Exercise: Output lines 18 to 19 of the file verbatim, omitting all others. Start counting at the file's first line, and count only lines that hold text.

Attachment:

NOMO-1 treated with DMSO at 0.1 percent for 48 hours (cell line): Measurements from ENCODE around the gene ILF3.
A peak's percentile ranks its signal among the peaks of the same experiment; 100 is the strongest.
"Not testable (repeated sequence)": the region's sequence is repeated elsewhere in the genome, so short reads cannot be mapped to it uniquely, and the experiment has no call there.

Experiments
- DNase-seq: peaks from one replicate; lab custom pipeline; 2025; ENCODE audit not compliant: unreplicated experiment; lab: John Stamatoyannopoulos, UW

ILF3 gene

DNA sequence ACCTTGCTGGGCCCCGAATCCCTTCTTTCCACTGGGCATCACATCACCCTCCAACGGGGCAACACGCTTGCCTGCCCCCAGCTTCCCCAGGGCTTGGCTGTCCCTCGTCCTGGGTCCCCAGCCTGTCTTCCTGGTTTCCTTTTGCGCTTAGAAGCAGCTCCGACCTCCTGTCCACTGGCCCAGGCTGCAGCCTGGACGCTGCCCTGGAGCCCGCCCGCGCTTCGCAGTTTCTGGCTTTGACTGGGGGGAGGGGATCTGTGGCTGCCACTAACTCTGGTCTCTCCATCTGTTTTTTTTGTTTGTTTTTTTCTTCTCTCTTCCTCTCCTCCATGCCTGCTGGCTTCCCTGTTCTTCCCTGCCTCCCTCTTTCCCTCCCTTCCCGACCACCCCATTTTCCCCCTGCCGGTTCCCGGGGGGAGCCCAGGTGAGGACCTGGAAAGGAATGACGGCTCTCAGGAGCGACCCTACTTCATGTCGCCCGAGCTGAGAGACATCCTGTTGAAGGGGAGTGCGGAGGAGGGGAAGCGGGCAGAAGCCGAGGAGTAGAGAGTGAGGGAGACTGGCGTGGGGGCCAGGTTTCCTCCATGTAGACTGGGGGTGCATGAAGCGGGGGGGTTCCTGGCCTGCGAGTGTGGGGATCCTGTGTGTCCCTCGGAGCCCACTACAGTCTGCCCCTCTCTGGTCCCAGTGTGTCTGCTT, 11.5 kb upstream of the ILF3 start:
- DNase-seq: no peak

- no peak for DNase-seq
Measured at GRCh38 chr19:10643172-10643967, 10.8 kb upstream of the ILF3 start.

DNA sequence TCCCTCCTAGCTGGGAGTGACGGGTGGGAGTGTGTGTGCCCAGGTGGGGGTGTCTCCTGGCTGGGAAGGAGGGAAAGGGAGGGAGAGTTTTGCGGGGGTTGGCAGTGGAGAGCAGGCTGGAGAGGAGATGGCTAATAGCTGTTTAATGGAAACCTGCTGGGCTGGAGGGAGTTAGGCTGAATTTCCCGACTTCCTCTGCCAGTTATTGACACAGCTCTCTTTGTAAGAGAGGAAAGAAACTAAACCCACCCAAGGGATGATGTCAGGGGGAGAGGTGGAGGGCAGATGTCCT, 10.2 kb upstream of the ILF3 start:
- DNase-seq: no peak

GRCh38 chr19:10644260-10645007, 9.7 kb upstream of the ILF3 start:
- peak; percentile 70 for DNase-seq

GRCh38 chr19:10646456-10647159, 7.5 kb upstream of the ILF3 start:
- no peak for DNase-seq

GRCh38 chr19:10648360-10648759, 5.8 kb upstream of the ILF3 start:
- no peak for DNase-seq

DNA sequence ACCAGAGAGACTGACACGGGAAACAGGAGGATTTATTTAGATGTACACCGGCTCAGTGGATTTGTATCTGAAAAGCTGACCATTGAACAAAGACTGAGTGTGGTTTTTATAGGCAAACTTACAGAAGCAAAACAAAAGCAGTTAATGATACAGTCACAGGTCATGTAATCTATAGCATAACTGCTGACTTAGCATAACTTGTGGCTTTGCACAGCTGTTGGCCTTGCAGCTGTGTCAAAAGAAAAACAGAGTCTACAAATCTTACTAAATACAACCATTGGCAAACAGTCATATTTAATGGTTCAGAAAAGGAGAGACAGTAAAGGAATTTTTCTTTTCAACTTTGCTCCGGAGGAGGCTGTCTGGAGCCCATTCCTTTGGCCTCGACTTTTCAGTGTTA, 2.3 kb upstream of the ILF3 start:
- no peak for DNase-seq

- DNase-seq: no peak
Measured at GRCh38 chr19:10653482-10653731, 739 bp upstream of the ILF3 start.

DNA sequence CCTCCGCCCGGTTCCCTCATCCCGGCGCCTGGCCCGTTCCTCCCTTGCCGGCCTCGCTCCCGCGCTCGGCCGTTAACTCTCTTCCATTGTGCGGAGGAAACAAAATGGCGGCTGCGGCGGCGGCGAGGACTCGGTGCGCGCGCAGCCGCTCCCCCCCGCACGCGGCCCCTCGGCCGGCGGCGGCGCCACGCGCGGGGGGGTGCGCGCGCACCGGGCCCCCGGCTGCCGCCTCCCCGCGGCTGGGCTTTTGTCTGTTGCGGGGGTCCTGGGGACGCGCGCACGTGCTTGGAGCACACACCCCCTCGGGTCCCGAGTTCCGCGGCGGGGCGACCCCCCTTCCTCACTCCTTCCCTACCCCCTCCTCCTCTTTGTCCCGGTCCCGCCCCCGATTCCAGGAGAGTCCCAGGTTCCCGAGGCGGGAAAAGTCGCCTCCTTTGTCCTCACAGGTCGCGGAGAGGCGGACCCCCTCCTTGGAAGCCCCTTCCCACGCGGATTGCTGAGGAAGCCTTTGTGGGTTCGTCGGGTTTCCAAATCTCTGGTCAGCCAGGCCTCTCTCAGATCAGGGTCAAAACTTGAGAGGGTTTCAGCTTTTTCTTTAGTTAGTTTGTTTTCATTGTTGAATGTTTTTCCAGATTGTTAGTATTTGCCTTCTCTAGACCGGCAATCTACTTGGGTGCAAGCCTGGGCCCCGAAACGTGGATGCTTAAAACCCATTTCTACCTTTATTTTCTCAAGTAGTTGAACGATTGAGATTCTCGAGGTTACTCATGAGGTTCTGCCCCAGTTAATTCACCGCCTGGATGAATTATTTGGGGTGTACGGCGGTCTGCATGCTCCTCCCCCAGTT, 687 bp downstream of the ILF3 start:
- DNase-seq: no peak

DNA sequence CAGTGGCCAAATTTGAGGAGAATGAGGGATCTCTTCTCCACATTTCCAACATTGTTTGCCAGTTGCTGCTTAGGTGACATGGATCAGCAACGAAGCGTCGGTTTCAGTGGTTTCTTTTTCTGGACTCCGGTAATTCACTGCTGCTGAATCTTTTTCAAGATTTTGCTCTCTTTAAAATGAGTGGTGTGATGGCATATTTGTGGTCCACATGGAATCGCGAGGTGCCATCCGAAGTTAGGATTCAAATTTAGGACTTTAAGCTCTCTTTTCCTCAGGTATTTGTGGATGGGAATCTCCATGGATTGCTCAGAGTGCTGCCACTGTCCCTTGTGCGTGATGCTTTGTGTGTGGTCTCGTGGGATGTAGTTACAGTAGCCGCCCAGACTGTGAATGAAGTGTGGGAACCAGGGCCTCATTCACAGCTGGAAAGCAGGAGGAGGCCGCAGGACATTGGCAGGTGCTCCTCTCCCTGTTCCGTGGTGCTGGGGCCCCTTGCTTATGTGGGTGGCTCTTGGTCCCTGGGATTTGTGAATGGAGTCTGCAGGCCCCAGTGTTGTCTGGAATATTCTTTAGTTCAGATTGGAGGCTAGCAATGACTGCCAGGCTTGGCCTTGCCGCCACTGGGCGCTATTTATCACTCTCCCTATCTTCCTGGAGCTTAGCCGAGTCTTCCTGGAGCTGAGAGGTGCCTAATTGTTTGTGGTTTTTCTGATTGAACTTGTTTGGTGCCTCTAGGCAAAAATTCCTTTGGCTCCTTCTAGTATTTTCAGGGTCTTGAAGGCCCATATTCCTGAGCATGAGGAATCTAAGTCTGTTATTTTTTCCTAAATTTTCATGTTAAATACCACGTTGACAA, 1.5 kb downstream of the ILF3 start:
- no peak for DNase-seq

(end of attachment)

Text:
- no peak for DNase-seq

DNA sequence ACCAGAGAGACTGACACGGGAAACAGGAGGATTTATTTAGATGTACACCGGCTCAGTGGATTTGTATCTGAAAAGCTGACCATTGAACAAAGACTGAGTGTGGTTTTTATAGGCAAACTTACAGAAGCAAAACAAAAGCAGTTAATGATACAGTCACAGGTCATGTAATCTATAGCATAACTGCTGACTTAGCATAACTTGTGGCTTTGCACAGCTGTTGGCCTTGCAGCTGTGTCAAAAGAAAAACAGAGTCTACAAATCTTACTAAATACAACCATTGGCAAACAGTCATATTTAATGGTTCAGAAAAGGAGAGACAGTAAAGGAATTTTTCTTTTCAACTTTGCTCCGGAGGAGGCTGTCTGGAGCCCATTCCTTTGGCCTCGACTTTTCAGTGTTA, 2.3 kb upstream of the ILF3 start: